“I feel lucky for the opportunity to be a part of this foundation and to contribute to the legacy of Dr. Beckman, a kind and curious innovator who is making it possible for young scientists to dream big,” Beltran said.

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UC Santa Cruz (US) Lick Observatory Since 1888 Mt Hamilton, in San Jose, California, Altitude 1,283 m (4,209 ft)

UC Observatories Lick Automated Planet Finder fully robotic 2.4-meter optical telescope at Lick Observatory, situated on the summit of Mount Hamilton, east of San Jose, California, USA.

The UCO Lick C. Donald Shane telescope is a 120-inch (3.0-meter) reflecting telescope located at the Lick Observatory, Mt Hamilton, in San Jose, California, Altitude 1,283 m (4,209 ft).
UC Santa Cruz (US) campus.

The University of California-Santa Cruz (US) , opened in 1965 and grew, one college at a time, to its current (2008-09) enrollment of more than 16,000 students. Undergraduates pursue more than 60 majors supervised by divisional deans of humanities, physical & biological sciences, social sciences, and arts. Graduate students work toward graduate certificates, master’s degrees, or doctoral degrees in more than 30 academic fields under the supervision of the divisional and graduate deans. The dean of the Jack Baskin School of Engineering oversees the campus’s undergraduate and graduate engineering programs.

UCSC is the home base for the Lick Observatory.

UCO Lick Observatory’s 36-inch Great Refractor telescope housed in the South (large) Dome of main building.

Search for extraterrestrial intelligence expands at Lick Observatory
New instrument scans the sky for pulses of infrared light
March 23, 2015
By Hilary Lebow

Astronomers are expanding the search for extraterrestrial intelligence into a new realm with detectors tuned to infrared light at UC’s Lick Observatory. A new instrument, called NIROSETI, will soon scour the sky for messages from other worlds.

“Infrared light would be an excellent means of interstellar communication,” said Shelley Wright, an assistant professor of physics at UC San Diego (US) who led the development of the new instrument while at the U Toronto Dunlap Institute for Astronomy and Astrophysics (CA).

Shelley Wright of UC San Diego with (US) NIROSETI, developed at U Toronto Dunlap Institute for Astronomy and Astrophysics (CA) at the 1-meter Nickel Telescope at Lick Observatory at UC Santa Cruz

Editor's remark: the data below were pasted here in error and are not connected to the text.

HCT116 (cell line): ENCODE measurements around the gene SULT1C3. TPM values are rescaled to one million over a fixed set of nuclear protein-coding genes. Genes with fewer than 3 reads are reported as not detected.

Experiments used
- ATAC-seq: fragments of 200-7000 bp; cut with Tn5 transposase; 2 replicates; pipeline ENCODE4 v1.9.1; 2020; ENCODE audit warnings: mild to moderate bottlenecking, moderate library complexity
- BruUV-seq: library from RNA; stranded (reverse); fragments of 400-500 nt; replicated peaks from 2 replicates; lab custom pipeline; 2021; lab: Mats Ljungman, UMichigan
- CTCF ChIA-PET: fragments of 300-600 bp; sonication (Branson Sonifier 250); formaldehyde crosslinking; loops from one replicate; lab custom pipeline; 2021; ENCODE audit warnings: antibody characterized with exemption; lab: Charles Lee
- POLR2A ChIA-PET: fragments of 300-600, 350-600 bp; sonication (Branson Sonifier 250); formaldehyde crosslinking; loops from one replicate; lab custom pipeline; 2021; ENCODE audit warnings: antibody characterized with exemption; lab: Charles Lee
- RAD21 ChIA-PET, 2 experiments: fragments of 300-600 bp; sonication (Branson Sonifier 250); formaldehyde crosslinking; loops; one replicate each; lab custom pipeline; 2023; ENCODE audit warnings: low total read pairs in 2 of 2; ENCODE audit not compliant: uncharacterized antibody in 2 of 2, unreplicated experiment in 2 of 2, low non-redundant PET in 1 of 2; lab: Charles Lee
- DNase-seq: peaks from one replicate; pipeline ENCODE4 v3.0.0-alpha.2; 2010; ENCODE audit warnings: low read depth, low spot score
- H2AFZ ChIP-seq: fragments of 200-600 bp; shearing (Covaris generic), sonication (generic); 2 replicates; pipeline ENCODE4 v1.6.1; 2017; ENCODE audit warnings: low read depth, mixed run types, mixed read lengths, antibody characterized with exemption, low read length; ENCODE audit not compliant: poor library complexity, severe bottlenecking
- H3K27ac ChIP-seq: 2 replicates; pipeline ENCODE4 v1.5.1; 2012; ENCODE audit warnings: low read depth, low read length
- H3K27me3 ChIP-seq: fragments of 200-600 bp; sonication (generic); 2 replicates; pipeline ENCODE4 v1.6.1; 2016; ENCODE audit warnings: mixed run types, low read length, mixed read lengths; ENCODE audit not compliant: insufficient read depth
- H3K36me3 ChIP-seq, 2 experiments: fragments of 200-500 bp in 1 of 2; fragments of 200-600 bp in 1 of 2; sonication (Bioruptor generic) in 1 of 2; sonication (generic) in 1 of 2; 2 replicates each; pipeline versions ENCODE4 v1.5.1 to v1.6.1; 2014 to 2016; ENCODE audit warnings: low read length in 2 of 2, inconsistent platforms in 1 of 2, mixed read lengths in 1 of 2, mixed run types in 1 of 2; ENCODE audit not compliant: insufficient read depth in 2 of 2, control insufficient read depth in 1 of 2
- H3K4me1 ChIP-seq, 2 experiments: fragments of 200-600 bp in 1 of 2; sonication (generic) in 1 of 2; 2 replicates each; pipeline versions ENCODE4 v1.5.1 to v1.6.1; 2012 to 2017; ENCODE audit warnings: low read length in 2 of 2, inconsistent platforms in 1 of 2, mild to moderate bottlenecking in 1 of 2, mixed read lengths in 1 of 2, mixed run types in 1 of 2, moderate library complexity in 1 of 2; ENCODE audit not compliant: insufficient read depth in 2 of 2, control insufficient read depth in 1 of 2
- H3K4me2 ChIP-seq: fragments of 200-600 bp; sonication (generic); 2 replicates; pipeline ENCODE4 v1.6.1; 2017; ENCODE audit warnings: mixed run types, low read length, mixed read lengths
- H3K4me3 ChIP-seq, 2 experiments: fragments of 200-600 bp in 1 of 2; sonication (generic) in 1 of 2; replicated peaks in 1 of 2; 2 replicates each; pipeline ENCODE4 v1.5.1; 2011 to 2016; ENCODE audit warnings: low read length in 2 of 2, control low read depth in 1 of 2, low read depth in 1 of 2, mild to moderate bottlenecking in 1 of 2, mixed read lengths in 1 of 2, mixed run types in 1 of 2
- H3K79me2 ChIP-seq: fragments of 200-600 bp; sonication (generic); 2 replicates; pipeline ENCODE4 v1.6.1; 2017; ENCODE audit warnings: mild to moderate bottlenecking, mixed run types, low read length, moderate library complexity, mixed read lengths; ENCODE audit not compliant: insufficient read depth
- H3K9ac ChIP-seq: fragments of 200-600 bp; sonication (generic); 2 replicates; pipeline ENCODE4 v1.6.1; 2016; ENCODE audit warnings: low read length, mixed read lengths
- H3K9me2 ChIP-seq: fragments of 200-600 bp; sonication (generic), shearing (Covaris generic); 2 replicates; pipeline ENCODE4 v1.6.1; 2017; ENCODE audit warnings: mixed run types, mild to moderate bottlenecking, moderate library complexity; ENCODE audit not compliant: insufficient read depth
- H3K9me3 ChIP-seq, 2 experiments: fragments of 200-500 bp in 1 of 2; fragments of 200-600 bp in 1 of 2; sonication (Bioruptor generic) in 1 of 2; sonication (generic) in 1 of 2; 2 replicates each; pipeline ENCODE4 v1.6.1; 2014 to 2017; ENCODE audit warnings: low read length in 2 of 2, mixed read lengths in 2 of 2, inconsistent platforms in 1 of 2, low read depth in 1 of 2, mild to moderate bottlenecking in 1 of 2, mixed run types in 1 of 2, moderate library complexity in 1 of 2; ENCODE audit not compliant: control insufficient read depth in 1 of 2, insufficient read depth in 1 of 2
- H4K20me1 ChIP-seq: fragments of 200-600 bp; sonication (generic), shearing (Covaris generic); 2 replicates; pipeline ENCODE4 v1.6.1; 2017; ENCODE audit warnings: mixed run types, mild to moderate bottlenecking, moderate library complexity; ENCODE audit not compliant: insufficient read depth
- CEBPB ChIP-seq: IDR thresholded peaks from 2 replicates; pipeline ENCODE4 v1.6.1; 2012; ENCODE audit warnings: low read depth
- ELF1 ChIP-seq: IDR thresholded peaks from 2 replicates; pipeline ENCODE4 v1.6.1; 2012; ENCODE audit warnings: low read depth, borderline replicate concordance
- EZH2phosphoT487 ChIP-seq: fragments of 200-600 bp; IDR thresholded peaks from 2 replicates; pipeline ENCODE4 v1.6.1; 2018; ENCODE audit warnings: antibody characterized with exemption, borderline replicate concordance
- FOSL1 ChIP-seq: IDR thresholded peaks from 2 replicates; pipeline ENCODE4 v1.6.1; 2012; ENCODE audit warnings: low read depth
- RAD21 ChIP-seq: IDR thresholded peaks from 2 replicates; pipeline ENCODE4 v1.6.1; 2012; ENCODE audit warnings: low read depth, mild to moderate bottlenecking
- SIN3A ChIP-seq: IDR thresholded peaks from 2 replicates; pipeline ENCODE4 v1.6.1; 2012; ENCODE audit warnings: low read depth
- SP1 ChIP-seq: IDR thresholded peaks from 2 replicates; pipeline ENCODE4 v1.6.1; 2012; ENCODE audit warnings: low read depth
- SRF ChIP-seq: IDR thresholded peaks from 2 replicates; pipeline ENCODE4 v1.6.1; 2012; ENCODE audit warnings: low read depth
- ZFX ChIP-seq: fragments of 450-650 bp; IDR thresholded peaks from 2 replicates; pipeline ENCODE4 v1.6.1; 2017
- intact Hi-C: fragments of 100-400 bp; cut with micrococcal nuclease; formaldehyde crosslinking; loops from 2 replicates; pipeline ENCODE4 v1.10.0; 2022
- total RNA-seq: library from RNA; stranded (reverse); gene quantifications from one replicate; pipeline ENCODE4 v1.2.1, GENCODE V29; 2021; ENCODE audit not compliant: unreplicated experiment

Wright worked on an earlier SETI project at Lick Observatory as a UC Santa Cruz undergraduate, when she built an optical instrument designed by University of California-Berkeley (US) researchers. The infrared project takes advantage of new technology not available for that first optical search.

Infrared light would be a good way for extraterrestrials to get our attention here on Earth, since pulses from a powerful infrared laser could outshine a star, if only for a billionth of a second. Interstellar gas and dust is almost transparent to near infrared, so these signals can be seen from great distances. It also takes less energy to send information using infrared signals than with visible light.

Frank Drake, professor emeritus of astronomy and astrophysics at UC Santa Cruz and director emeritus of the SETI Institute, said there are several additional advantages to a search in the infrared realm.

Frank Drake with his Drake Equation. Credit Frank Drake.

“The signals are so strong that we only need a small telescope to receive them. Smaller telescopes can offer more observational time, and that is good because we need to search many stars for a chance of success,” said Drake.

The only downside is that extraterrestrials would need to be transmitting their signals in our direction, Drake said, though he sees this as a positive side to that limitation. “If we get a signal from someone who’s aiming for us, it could mean there’s altruism in the universe. I like that idea. If they want to be friendly, that’s who we will find.”

Scientists have searched the skies for radio signals for more than 50 years and expanded their search into the optical realm more than a decade ago. The idea of searching in the infrared is not a new one, but instruments capable of capturing pulses of infrared light only recently became available.

“We had to wait,” Wright said. “I spent eight years waiting and watching as new technology emerged.”

Now that technology has caught up, the search will extend to stars thousands of light years away, rather than just hundreds. NIROSETI, or Near-Infrared Optical Search for Extraterrestrial Intelligence, could also uncover new information about the physical universe.

“This is the first time Earthlings have looked at the universe at infrared wavelengths with nanosecond time scales,” said Dan Werthimer, UC Berkeley SETI Project Director. “The instrument could discover new astrophysical phenomena, or perhaps answer the question of whether we are alone.”

NIROSETI will also gather more information than previous optical detectors by recording levels of light over time so that patterns can be analyzed for potential signs of other civilizations.

“Searching for intelligent life in the universe is both thrilling and somewhat unorthodox,” said Claire Max, director of UC Observatories and professor of astronomy and astrophysics at UC Santa Cruz. “Lick Observatory has already been the site of several previous SETI searches, so this is a very exciting addition to the current research taking place.”

NIROSETI will scan the skies several times a week on the Nickel 1-meter telescope at Lick Observatory, located on Mt. Hamilton east of San Jose.